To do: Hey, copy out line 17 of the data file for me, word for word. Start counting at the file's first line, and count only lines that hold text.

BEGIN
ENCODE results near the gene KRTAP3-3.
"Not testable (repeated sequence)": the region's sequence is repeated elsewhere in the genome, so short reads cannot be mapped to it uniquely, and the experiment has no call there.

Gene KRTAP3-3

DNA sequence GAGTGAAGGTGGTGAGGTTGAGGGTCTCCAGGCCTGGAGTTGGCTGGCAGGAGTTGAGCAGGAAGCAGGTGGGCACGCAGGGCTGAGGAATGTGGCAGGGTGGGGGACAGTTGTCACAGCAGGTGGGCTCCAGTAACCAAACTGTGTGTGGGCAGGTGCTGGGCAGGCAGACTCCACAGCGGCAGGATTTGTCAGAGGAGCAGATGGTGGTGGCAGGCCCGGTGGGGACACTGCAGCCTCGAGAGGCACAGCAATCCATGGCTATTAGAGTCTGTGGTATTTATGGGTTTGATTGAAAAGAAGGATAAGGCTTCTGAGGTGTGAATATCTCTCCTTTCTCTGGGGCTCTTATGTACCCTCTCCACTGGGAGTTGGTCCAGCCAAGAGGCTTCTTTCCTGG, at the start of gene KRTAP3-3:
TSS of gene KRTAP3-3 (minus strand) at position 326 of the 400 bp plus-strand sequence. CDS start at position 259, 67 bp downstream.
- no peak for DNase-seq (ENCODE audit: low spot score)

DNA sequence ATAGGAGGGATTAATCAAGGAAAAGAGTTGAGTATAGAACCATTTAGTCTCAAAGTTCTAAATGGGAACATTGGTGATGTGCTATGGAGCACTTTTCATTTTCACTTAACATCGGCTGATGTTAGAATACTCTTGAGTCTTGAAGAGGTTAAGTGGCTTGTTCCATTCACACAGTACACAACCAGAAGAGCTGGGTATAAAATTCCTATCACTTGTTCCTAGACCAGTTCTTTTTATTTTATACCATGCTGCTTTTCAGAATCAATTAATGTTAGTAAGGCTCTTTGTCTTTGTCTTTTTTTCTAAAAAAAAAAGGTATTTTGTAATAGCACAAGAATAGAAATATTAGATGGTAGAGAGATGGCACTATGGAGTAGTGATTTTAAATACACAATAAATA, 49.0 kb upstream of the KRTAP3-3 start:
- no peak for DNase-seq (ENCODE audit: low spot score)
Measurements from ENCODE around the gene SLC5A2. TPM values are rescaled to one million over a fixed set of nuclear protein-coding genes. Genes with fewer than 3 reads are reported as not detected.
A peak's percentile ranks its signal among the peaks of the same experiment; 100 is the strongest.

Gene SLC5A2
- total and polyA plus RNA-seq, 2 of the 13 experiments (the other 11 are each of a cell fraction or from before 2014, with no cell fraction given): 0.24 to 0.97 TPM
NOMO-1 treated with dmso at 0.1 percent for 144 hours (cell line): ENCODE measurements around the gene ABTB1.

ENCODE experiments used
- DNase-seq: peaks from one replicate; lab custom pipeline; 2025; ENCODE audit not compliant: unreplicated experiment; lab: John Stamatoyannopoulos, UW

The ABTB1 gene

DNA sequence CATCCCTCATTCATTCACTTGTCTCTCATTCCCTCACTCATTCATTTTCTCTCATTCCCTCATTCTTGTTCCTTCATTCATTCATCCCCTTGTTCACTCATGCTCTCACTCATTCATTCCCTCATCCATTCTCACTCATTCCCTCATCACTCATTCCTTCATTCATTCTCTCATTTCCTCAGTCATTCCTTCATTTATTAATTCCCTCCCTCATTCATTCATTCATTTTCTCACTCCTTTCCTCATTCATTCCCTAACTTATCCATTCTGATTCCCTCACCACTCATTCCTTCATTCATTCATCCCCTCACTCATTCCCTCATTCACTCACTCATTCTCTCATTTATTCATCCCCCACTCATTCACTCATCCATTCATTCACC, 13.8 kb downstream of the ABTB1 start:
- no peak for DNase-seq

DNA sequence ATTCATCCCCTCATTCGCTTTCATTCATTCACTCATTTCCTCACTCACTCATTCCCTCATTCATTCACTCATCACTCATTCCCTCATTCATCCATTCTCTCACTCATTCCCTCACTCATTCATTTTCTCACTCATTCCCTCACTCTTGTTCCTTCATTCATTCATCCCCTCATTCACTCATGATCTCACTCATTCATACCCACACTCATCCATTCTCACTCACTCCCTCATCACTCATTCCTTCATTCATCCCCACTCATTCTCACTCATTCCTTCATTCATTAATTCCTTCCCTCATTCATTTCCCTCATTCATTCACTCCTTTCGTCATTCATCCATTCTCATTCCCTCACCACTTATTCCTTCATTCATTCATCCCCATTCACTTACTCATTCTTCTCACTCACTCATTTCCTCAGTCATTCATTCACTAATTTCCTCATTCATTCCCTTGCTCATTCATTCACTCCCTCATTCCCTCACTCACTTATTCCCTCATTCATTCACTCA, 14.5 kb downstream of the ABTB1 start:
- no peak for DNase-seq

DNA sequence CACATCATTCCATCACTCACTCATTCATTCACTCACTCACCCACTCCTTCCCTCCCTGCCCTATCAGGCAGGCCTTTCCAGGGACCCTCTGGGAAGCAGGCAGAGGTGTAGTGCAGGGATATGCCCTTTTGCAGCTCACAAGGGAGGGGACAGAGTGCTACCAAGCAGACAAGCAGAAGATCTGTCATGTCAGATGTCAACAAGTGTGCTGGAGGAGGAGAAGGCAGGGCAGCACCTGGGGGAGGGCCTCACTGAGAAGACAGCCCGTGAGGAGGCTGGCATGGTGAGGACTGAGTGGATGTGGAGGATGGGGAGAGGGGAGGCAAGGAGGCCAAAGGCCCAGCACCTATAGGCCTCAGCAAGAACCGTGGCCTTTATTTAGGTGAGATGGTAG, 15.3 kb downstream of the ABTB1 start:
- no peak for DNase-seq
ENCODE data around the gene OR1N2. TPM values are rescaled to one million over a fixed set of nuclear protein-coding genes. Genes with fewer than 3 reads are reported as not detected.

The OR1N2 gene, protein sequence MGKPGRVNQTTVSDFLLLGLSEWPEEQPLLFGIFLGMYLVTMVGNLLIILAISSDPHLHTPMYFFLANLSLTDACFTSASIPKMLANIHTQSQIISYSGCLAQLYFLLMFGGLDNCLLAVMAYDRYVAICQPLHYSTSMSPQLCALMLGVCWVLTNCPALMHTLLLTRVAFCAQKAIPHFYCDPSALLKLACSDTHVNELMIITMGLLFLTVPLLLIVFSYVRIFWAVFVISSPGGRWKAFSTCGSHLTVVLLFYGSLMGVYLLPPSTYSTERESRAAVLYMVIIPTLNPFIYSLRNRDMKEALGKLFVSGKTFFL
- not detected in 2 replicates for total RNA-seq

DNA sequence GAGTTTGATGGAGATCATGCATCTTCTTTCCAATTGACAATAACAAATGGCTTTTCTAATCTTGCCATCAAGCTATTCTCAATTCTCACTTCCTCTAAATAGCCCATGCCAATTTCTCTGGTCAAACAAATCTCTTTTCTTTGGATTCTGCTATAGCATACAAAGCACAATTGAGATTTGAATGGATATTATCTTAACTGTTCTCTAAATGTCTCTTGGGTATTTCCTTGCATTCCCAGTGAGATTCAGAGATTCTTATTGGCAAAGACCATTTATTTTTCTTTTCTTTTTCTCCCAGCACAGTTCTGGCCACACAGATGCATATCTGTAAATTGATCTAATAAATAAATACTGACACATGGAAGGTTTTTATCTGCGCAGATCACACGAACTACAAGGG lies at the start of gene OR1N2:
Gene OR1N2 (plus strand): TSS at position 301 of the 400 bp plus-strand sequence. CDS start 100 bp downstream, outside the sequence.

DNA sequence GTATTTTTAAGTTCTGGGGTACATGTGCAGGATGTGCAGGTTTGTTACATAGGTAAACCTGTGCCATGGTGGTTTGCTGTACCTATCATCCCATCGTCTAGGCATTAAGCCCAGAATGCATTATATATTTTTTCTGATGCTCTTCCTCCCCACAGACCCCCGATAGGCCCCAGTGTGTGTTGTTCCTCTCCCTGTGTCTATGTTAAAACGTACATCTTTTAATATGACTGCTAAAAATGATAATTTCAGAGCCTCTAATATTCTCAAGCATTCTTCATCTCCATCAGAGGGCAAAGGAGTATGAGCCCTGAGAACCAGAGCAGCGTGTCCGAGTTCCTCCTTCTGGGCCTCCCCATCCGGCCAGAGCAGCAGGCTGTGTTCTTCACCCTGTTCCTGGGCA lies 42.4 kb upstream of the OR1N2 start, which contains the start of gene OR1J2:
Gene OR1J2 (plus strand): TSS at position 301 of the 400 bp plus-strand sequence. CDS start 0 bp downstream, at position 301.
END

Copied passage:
DNA sequence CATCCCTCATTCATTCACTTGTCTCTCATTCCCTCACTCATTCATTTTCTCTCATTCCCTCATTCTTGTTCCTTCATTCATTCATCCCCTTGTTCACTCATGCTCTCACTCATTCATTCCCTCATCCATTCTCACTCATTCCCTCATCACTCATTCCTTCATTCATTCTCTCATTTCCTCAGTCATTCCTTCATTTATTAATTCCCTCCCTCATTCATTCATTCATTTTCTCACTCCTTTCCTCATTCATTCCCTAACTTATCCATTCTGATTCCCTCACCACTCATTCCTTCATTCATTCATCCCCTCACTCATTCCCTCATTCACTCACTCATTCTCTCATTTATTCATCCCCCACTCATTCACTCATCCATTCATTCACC, 13.8 kb downstream of the ABTB1 start: